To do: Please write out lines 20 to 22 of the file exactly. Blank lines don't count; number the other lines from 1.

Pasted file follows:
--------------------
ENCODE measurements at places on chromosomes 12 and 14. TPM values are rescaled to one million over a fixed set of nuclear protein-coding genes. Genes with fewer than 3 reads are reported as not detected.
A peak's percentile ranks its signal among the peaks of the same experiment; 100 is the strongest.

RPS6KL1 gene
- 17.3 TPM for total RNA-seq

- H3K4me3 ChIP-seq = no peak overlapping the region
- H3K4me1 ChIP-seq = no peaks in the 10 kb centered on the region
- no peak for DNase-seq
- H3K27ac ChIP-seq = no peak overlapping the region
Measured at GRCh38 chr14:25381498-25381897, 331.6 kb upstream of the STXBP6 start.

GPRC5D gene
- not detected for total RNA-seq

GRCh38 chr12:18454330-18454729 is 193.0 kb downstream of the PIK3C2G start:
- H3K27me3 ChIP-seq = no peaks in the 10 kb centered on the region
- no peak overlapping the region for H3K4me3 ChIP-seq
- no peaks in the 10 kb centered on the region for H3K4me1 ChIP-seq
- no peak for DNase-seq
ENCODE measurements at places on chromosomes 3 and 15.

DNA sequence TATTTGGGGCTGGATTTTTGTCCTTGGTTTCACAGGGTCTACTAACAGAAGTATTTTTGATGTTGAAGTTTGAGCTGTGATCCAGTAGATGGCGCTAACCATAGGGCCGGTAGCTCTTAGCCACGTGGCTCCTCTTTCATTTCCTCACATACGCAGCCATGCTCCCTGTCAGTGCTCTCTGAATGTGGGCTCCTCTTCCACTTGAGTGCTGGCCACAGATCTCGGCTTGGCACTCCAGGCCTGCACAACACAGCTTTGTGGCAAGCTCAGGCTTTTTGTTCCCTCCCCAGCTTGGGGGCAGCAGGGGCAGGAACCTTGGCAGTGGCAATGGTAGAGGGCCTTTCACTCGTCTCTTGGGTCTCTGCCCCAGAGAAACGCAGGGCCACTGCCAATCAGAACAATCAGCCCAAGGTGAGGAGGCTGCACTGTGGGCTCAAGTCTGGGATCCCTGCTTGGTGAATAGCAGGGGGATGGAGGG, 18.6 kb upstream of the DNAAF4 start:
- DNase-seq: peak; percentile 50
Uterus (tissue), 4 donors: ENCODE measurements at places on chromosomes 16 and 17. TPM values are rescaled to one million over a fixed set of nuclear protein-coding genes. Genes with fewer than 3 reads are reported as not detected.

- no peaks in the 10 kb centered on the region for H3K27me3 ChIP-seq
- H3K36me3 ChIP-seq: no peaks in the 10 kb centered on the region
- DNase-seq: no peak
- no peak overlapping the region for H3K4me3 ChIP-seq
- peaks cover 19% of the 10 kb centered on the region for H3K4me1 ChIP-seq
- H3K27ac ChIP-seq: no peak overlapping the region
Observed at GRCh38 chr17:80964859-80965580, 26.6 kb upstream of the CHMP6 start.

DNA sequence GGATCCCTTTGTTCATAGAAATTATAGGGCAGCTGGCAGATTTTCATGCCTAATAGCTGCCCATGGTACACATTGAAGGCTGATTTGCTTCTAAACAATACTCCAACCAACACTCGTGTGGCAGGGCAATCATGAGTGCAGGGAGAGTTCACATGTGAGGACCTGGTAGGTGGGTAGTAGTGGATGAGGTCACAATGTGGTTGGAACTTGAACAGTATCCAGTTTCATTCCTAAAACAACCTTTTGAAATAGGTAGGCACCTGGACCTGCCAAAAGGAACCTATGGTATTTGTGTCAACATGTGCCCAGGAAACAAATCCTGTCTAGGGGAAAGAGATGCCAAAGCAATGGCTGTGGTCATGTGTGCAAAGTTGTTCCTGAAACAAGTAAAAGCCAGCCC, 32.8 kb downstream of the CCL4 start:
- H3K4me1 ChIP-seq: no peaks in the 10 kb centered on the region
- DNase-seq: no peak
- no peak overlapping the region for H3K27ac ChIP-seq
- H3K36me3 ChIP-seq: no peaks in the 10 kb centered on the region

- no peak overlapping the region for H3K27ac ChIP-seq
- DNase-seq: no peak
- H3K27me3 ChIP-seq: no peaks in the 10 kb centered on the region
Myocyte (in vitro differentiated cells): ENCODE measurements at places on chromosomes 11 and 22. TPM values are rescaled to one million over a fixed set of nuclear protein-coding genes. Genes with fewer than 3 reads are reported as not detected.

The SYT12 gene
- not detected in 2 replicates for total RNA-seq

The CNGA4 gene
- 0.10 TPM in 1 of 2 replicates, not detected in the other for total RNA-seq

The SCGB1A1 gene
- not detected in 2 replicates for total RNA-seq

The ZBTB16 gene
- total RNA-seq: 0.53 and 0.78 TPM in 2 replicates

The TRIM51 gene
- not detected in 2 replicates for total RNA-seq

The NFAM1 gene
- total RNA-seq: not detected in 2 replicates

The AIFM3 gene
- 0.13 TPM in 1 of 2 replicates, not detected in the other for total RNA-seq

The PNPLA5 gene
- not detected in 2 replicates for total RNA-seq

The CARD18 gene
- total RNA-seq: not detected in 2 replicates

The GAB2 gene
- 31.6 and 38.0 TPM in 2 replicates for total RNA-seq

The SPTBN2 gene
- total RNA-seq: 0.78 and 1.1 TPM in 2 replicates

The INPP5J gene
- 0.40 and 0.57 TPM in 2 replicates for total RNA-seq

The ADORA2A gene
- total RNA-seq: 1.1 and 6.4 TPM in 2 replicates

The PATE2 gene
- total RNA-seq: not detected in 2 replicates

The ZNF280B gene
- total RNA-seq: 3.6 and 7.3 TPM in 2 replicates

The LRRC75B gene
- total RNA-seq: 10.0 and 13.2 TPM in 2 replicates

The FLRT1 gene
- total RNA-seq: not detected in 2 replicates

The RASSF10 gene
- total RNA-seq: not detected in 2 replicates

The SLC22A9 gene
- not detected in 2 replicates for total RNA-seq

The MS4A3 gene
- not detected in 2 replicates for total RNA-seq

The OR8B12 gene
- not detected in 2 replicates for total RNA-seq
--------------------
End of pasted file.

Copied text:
Uterus (tissue), 4 donors: ENCODE measurements at places on chromosomes 16 and 17. TPM values are rescaled to one million over a fixed set of nuclear protein-coding genes. Genes with fewer than 3 reads are reported as not detected.

- no peaks in the 10 kb centered on the region for H3K27me3 ChIP-seq
- H3K36me3 ChIP-seq: no peaks in the 10 kb centered on the region